Business Owners: Conduct an “Eyes of the Buyer” Analysis Before Engaging in the Sale Process

Most business owners are familiar with the phrase “Adjusted EBITDA”, the process of adding back all non-recurring or excess operating expenses to net income to arrive at the “true” operating income of the selling business. While this remains a critical calculation for business sellers and buyers alike, owners should first conduct a strategic “Eyes of the Buyer” (EOTB) analysis of their business before engaging in the sale process.

My good friend and prominent transaction attorney Andrew Sherman uses the term EOTB in his book Mergers and Acquisitions from A to Z. Andrew encourages owners who are contemplating a sale to answer the question, “What will buyers see when the due diligence veil is removed?”

Conducting a thorough and objective review of a business, from the perspective of the buyer, may uncover potential value drivers that can be highlighted by the seller’s M&A advisor in the offering memorandum or emphasized during management meetings. Conversely, a comprehensive EOTB analysis may also identify potential value detractors that can be addressed before engaging in a sales process.

Andrew points out in his book that in order to be effective, the EOTB analysis should be done on a “no-holds-barred, no sacred-cows basis, with candor and integrity as the guiding principles.” The seller must be honest and non-defensive throughout the analysis.

For service businesses, there are three keys areas to evaluate:

  1. How does the business distinguish itself in the industry that it services? In the U.S. accounts receivable management (ARM) industry, for example, there are over 3,000 companies that, on the surface, provide collection-related services to credit grantors. What makes your business stand out in a competitive marketplace? Perhaps your company specializes in providing a particular service or focuses on a particular segment of the marketplace that distinguishes it among other ARM companies. Also look at the financial performance of your business for distinguishing characteristics. Buyers will take note if your company is able to generate a relatively high level of profitability on a consistent basis, for example.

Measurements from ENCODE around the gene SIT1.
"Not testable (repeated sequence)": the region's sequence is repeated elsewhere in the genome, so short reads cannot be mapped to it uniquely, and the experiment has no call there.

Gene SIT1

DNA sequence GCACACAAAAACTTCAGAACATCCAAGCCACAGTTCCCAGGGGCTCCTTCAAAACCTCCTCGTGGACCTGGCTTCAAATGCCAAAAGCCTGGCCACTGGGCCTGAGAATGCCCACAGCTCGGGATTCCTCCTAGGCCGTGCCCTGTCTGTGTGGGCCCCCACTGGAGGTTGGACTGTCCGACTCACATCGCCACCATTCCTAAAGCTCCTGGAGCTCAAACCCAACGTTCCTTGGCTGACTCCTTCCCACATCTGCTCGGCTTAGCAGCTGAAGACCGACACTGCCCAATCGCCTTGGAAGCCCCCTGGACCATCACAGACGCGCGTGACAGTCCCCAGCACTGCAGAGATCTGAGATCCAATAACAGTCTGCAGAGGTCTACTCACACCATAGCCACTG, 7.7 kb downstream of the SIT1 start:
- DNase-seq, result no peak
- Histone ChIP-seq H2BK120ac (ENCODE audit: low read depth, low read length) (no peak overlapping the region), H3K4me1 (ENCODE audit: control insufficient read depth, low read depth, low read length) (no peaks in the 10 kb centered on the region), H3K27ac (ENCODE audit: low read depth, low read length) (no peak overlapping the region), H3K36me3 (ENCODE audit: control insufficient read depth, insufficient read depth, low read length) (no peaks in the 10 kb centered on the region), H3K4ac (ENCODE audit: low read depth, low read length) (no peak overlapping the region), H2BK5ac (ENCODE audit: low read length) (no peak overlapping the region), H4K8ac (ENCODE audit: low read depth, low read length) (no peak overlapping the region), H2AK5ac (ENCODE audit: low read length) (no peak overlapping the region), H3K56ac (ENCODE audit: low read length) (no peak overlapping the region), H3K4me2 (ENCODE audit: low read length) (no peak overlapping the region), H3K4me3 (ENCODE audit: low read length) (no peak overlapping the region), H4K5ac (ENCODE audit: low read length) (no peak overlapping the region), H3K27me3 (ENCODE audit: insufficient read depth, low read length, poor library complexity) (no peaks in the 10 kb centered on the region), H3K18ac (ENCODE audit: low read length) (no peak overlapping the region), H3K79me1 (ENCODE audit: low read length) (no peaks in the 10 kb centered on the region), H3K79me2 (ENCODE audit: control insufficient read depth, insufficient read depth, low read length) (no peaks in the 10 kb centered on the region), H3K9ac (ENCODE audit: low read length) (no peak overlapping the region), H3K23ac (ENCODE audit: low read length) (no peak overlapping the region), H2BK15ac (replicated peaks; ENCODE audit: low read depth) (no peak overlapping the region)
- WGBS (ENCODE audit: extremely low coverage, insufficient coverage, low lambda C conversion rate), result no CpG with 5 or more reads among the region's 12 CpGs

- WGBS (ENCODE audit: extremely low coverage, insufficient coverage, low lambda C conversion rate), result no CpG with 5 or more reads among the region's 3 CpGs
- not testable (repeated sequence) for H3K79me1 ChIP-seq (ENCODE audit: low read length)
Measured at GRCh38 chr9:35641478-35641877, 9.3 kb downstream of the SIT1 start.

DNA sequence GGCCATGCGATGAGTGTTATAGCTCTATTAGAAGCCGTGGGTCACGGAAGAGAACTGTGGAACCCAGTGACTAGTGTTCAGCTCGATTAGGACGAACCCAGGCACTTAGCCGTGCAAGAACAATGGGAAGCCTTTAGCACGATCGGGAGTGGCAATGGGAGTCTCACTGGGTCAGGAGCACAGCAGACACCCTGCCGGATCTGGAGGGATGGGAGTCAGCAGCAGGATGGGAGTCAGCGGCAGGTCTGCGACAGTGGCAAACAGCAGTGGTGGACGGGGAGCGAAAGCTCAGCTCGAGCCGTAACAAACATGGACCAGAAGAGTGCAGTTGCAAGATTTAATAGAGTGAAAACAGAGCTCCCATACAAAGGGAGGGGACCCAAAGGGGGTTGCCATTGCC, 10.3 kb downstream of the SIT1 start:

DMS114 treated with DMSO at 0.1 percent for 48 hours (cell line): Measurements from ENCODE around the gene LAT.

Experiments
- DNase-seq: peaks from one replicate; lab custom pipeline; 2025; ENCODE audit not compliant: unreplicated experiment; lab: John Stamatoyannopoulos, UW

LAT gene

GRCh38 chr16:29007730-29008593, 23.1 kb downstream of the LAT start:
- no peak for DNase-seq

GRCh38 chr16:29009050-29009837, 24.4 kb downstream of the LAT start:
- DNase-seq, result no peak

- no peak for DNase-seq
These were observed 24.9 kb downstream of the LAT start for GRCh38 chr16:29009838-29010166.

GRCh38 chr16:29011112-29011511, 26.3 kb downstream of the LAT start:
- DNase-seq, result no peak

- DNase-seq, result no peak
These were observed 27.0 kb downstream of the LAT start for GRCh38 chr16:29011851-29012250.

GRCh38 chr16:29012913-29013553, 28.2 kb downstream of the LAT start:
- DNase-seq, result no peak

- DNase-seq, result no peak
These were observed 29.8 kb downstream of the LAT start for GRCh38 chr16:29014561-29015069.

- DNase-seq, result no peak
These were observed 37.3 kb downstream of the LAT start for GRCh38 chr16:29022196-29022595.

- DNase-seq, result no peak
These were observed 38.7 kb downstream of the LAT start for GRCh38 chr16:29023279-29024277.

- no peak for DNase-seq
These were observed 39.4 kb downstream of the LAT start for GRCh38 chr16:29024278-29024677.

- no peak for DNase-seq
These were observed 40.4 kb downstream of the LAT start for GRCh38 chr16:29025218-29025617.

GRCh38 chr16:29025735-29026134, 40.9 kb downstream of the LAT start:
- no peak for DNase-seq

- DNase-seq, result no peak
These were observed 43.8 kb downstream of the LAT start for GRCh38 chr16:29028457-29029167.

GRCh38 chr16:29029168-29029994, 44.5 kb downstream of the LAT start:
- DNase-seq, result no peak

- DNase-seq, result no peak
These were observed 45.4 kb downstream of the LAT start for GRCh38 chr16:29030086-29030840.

2. What parts of the business will the buyer need to improve upon? Perhaps your industry is rapidly changing and the need to upgrade technology is not something you want to incur on your own. First, identify the specific needs that you are confronting with your business. Second, identify companies from your industry that already invested considerably in their infrastructure that can support your needs. These companies may be the ideal buyers because their return on investment will be considerably higher than a buyer who does not already have the infrastructure in place and will have to incur these costs if they buy your business. 
  3. Does your leadership team have any holes that need to be filled? As a business grows, owners need to add to their leadership team to support its expanding needs. Perhaps you relied on a bookkeeper to handle your company’s financial needs and you realize that you really need a controller or a strategic CFO instead. If you’re not planning on selling for a few years you may want to fill this position. If you’re planning on selling in the next year to eighteen months, you may want to rely on your outside accountants to assist in the preparation of your financial information and not upgrade your internal finance person.

Another part of your leadership team that needs to be closely evaluated prior to a sale is the sales team. If your sales people are not performing, then a buyer will not retain them. If your sales people have the closest relationships with your largest clients, then you may have a dilemma that you should address in advance of a sale process. The buyer will seek to retain these people to ensure client continuity post-closing. If you don’t already have a non-compete, non-solicit agreement with your key sales professionals then you should consider putting one in place. Be careful not to concern your sales people because they may decide to leave and join another company that they perceive is more stable. One way to address this is to bring them into the sale process and bonus them properly.

Kaulkin Ginsberg provides owners and executives with an in-depth assessment of their company’s strategic opportunities and enterprise value with our product, the Strategic Valuation Assessment (SVA). SVAs provide an understanding of value relative to transaction structures and current market conditions and is a more strategic tool used to aid in business discussions and planning.

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